Maitland Political Monitor – 17 July 2017
As parliament enters its last week before the summer recess, the reality of life in a hung parliament is coming to the PM.
Her Chancellor appeared on the Andrew Marr show over the weekend to suggest that some colleagues who do not agree with his approach on Brexit are trying to undermine him. Meanwhile, unnamed sources have accused the Chancellor of trying to “undermine” Brexit in the Telegraph. Hammond also put pressure on Brexiteers by suggesting that there is a growing consensus around a transition deal.
In slightly more mundane, but important news, the government will today announce the High Speed Rail 2 route, amid reports that it will be the most expensive in the world at £403 million per mile. Chris Grayling said that he did not recognise this figure, or “anything like it”.
HS2, along with other infrastructure projects looked to have been factored in after the election, seems liable to being stopped. The parliamentary math has changed suddenly to be anti-HS2 as campaigners in the house could convince their colleagues that even if HS2 only costs a few hundred votes; it could cost them their seat.
With a cabinet playing out a soap opera in the public eye and every government policy now up for debate, the PM will be looking forward to the break, and hope that hot tempers from senior ministers will cool with the pause in parliamentary procedure.
- Transport secretary Chris Grayling announced this morning that the construction company Carillion and the infrastructure group Balfour Beatty have won contracts to work on the HS2 rail line.
- Guy Verhofstadt, the European Parliament’s Brexit coordinator, has suggested that Theresa May should include Jeremy Corbyn in her Brexit negotiating team.
- A new report written by food policy experts from three universities has warned that the government is “sleepwalking” into a post-Brexit future of food insecurity without a plan to replace decades of EU regulation.
Foges warns that, by retreating from many Leave voters’ central concern, supporters of Brexit risk fuelling a great sense of betrayal. Foges argues: “One gets the sense that Leavers such as Johnson and Hannan want to believe that victory in the referendum was about high-flown, romantic principle — freeborn Englishmen and women casting off the EU’s federalising yoke. They do not wish to believe that the balance was tipped by a desire to cut immigration, an issue they may think of as rather low-rent. But it was.” She concludes: “We are moving towards a destination with which very few voters will be happy: an exit from the EU, loathed by those who voted Remain, which does not lead to a significant fall in immigration, frustrating the majority of Leavers.”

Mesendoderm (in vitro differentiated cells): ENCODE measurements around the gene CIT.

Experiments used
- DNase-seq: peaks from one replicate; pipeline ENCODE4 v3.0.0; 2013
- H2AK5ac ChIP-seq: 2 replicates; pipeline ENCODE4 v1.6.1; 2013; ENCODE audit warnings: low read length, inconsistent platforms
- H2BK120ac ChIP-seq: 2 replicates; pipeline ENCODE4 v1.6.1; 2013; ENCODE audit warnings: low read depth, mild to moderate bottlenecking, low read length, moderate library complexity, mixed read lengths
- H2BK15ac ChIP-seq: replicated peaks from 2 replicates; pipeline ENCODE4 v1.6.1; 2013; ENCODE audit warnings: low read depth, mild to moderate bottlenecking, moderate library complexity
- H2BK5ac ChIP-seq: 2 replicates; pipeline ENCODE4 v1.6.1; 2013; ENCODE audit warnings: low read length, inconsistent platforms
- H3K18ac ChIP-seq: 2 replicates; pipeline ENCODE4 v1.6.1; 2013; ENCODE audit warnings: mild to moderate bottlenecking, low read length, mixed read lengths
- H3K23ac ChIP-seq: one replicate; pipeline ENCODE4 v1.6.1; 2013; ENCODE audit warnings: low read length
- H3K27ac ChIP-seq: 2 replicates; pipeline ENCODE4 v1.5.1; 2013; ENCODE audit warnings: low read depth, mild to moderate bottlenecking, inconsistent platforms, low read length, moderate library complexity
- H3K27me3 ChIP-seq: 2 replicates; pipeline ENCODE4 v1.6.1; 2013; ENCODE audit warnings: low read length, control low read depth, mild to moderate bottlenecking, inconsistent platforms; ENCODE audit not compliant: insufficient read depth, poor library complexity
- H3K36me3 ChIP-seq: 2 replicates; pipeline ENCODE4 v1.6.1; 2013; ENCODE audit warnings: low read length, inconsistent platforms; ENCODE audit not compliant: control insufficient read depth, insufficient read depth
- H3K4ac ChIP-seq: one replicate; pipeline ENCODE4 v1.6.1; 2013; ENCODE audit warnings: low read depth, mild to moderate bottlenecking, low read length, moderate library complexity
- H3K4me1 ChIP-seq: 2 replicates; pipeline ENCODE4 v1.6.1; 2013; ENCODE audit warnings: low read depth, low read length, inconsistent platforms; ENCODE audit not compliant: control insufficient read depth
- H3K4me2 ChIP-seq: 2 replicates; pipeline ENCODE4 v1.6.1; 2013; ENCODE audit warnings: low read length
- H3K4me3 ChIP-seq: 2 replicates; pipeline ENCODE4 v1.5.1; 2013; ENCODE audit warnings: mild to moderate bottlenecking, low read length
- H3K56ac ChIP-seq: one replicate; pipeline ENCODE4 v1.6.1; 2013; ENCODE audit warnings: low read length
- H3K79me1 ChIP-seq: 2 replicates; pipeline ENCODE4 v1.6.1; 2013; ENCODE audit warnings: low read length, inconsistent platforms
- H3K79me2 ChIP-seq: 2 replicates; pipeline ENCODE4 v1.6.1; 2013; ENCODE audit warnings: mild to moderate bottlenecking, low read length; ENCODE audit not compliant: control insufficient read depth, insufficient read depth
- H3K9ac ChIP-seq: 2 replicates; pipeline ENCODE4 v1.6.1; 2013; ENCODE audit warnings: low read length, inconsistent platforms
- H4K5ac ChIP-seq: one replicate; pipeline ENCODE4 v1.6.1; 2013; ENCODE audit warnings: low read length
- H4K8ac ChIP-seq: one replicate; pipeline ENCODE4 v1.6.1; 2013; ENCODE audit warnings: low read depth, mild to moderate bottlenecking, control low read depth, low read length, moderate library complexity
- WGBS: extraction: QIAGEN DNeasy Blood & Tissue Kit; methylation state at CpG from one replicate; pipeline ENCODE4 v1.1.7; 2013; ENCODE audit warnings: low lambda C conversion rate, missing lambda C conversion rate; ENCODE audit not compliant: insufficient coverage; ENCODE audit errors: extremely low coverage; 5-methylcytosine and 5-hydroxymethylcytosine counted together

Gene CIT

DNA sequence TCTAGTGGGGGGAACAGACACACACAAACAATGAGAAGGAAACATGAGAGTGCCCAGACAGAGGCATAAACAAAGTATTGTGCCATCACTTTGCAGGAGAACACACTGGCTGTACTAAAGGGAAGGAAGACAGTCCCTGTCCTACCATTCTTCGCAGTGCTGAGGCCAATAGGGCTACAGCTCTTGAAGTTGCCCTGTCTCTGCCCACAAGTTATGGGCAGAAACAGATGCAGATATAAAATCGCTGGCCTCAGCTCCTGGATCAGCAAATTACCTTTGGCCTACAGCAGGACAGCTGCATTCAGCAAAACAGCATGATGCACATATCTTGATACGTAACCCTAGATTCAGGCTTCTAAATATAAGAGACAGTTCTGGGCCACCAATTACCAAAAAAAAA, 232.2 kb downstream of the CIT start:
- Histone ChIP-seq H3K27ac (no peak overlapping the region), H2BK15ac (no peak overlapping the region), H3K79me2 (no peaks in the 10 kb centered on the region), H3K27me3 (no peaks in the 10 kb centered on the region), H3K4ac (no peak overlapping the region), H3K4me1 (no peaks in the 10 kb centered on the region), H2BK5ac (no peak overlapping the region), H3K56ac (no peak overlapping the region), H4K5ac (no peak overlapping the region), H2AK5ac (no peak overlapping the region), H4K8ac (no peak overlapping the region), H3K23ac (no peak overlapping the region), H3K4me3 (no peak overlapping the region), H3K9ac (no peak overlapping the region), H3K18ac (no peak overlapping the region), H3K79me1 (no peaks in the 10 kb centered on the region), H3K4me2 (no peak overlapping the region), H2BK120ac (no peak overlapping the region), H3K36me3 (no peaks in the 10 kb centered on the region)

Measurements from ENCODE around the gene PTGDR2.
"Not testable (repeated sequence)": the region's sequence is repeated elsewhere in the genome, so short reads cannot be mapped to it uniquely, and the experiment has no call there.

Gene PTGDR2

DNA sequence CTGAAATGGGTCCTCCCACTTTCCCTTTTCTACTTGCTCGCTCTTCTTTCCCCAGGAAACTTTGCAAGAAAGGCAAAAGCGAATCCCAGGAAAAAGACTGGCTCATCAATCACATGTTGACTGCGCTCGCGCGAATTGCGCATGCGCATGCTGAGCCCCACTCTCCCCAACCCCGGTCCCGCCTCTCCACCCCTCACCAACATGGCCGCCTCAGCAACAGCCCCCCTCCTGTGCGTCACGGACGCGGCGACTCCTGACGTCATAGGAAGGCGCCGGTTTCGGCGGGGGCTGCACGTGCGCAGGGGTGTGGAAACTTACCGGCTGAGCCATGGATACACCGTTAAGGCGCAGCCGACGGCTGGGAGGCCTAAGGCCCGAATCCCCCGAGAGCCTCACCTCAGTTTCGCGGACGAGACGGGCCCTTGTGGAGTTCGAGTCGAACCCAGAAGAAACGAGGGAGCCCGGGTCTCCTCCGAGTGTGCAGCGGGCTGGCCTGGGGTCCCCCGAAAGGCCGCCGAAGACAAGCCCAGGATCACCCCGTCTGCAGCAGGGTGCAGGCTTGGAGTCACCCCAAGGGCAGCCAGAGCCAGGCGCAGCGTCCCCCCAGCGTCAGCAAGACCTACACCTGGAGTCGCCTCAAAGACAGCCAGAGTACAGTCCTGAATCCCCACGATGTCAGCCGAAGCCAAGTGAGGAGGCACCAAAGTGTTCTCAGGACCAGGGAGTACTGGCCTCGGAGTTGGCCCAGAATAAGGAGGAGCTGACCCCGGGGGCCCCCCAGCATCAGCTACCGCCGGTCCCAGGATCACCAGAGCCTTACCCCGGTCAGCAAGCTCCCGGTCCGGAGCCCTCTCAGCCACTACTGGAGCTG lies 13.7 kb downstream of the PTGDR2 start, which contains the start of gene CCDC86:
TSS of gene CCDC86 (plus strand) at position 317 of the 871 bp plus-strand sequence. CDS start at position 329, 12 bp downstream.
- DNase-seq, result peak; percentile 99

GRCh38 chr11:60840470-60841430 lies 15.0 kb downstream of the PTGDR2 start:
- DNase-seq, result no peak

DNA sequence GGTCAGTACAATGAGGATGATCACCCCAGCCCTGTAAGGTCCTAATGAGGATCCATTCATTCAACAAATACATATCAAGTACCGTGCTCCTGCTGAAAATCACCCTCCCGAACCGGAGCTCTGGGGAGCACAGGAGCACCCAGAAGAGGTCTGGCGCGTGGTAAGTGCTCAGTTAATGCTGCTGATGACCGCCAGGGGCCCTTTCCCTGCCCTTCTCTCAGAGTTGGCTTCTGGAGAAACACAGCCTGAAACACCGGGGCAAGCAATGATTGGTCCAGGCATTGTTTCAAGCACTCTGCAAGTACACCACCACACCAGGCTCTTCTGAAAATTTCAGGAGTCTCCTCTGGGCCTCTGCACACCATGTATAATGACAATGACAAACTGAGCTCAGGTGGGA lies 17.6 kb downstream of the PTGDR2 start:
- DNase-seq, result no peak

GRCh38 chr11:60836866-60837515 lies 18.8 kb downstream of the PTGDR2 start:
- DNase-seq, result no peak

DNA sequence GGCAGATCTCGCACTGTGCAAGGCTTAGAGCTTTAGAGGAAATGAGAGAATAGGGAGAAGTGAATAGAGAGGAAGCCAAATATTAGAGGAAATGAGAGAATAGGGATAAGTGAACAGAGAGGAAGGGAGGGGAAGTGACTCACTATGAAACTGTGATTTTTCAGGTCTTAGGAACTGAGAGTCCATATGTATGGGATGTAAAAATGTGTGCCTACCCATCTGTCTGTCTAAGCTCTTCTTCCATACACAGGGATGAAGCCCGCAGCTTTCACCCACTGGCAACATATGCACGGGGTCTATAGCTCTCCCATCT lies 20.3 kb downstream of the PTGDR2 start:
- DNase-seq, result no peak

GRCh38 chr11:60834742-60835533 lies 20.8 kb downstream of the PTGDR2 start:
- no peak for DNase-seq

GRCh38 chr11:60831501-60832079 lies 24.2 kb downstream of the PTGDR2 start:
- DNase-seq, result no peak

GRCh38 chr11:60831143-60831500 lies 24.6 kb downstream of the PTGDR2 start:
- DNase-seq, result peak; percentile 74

Maltby argues that “chaos reigns” in the Conservative party: “Two successive Tory leaders have gambled their majorities, first on a Brexit referendum for which the leadership was woefully unprepared, then on a snap election for which both country and party were unprepared.” Yet, Maltby argues, “for centuries”, it has been the Conservatives who have argued against too much change too quickly. She concludes, “the party needs to start from scratch in making the case for conservatism. Given a choice between a bunch of unpredictable ideologues with a blue rosette and a bunch of unpredictable ideologues with a red rosette, voters are already showing that they’ll pick the one with a song that sounds like hope.”
- David Davis, the Brexit secretary, meets Michel Barnier, the European Commission’s Brexit negotiator, for the second round of formal Brexit negotiations in Brussels.
- A soft Brexit would lead to continued high levels of immigration, according to the Migration Watch UK think tank.
- The prime minister should make Britain the home of human rights, according to a report by the Bright Blue think tank.
- 6.00pm Keir Starmer, the shadow Brexit secretary and Angela Rayner, the shadow education secretary, attend a Fabian Women’s network fundraising dinner in London.
House of Commons
- 2.30pm Communities and local government questions
- Emergency debate on the scheduling of parliamentary business
- Motion on the use of the chamber by the United Kingdom youth parliament (Andrea Leadsom)
- Debate on the abuse and intimidation of candidates and the public during the general election campaign (Theresa May)
- Adjournment debate on acid attacks (Stephen Timms)
House of Lords
- 2.30pm Oral questions on local authority action plans for children in need; lifting the fox hunting ban; issues raised by the Royal College of Obstetricians and Gynaecologists, and child and adolescent mental health.
- Debate on a report from the European Union committee: Brexit: UK-EU movement of people (Baroness Prashar)
- Debate on a report from the Economic Affairs Committee: The Price of Power: Reforming the Electricity Market (Lord Hollick)
I’m hearing today’s news re
#doctor13 was v disappointing for David Miliband who was seriously considering returning to the UK for the role